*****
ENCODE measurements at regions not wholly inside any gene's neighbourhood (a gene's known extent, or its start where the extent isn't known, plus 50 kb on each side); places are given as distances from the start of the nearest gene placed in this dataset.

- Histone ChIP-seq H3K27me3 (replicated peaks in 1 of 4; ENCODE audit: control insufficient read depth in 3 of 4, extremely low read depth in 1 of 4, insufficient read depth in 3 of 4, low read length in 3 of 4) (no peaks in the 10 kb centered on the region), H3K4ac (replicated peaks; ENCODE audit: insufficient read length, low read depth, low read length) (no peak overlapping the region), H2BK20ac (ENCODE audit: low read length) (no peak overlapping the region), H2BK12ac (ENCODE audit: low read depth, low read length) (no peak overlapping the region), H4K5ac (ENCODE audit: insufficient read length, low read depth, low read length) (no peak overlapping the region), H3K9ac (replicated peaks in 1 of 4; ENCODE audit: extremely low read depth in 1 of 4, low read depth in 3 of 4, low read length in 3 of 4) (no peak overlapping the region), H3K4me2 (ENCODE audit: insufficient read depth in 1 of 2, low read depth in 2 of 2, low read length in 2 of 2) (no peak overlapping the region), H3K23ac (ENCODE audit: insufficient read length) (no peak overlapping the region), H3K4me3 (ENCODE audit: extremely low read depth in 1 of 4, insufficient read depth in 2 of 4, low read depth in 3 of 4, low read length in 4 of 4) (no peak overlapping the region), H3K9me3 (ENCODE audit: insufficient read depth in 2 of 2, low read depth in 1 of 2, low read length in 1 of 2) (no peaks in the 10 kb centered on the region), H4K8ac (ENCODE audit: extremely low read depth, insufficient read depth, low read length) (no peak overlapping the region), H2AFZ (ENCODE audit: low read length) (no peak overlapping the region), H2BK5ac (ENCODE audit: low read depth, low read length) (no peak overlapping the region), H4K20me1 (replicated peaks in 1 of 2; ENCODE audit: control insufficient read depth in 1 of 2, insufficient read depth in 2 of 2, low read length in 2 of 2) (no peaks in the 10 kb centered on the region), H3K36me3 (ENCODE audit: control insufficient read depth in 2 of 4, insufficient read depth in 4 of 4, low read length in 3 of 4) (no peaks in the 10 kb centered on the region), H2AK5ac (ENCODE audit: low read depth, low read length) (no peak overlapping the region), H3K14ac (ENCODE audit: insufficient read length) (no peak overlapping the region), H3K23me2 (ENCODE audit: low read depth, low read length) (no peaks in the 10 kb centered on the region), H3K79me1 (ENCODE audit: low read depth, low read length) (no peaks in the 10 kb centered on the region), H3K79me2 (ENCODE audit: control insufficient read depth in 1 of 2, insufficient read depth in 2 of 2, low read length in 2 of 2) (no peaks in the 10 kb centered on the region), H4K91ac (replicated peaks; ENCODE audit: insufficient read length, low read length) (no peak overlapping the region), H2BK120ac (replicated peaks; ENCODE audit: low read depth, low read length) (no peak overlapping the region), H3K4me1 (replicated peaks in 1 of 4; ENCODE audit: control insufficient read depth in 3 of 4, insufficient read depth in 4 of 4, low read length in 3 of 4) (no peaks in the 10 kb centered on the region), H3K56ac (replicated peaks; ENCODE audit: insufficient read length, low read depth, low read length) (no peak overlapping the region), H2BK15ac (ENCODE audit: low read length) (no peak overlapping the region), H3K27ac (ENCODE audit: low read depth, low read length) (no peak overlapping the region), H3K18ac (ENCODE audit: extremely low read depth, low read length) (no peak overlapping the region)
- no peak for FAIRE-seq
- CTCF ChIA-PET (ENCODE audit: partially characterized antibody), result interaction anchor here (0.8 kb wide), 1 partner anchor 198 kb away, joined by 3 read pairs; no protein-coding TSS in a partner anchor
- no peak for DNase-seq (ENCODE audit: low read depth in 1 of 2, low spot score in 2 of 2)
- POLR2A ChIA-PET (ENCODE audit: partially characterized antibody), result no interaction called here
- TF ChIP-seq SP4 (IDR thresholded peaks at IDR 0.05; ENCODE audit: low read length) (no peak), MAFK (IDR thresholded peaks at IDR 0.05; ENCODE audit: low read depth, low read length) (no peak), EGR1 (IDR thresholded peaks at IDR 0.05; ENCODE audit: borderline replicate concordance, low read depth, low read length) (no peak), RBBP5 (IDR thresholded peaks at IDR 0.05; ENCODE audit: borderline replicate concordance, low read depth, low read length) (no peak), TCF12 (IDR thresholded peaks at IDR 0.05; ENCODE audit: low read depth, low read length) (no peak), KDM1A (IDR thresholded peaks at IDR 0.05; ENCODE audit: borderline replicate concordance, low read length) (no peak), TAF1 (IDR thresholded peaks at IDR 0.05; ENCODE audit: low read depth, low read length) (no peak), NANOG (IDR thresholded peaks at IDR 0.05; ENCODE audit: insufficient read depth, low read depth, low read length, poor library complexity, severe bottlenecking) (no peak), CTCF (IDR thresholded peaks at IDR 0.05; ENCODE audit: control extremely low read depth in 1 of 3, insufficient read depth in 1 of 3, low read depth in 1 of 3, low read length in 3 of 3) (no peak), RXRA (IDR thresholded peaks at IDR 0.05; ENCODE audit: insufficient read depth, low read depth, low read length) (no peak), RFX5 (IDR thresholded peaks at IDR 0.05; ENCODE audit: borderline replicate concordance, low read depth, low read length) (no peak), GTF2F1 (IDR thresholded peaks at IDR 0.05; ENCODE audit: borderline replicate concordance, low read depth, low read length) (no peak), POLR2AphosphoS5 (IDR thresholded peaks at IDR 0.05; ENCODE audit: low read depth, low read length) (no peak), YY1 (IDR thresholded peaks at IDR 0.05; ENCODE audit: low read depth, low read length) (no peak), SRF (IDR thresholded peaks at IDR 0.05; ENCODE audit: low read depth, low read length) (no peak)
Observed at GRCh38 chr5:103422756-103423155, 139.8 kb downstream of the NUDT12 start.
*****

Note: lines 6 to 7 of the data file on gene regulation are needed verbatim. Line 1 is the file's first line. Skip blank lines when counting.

- POLR2A ChIA-PET (ENCODE audit: partially characterized antibody), result no interaction called here
- TF ChIP-seq SP4 (IDR thresholded peaks at IDR 0.05; ENCODE audit: low read length) (no peak), MAFK (IDR thresholded peaks at IDR 0.05; ENCODE audit: low read depth, low read length) (no peak), EGR1 (IDR thresholded peaks at IDR 0.05; ENCODE audit: borderline replicate concordance, low read depth, low read length) (no peak), RBBP5 (IDR thresholded peaks at IDR 0.05; ENCODE audit: borderline replicate concordance, low read depth, low read length) (no peak), TCF12 (IDR thresholded peaks at IDR 0.05; ENCODE audit: low read depth, low read length) (no peak), KDM1A (IDR thresholded peaks at IDR 0.05; ENCODE audit: borderline replicate concordance, low read length) (no peak), TAF1 (IDR thresholded peaks at IDR 0.05; ENCODE audit: low read depth, low read length) (no peak), NANOG (IDR thresholded peaks at IDR 0.05; ENCODE audit: insufficient read depth, low read depth, low read length, poor library complexity, severe bottlenecking) (no peak), CTCF (IDR thresholded peaks at IDR 0.05; ENCODE audit: control extremely low read depth in 1 of 3, insufficient read depth in 1 of 3, low read depth in 1 of 3, low read length in 3 of 3) (no peak), RXRA (IDR thresholded peaks at IDR 0.05; ENCODE audit: insufficient read depth, low read depth, low read length) (no peak), RFX5 (IDR thresholded peaks at IDR 0.05; ENCODE audit: borderline replicate concordance, low read depth, low read length) (no peak), GTF2F1 (IDR thresholded peaks at IDR 0.05; ENCODE audit: borderline replicate concordance, low read depth, low read length) (no peak), POLR2AphosphoS5 (IDR thresholded peaks at IDR 0.05; ENCODE audit: low read depth, low read length) (no peak), YY1 (IDR thresholded peaks at IDR 0.05; ENCODE audit: low read depth, low read length) (no peak), SRF (IDR thresholded peaks at IDR 0.05; ENCODE audit: low read depth, low read length) (no peak)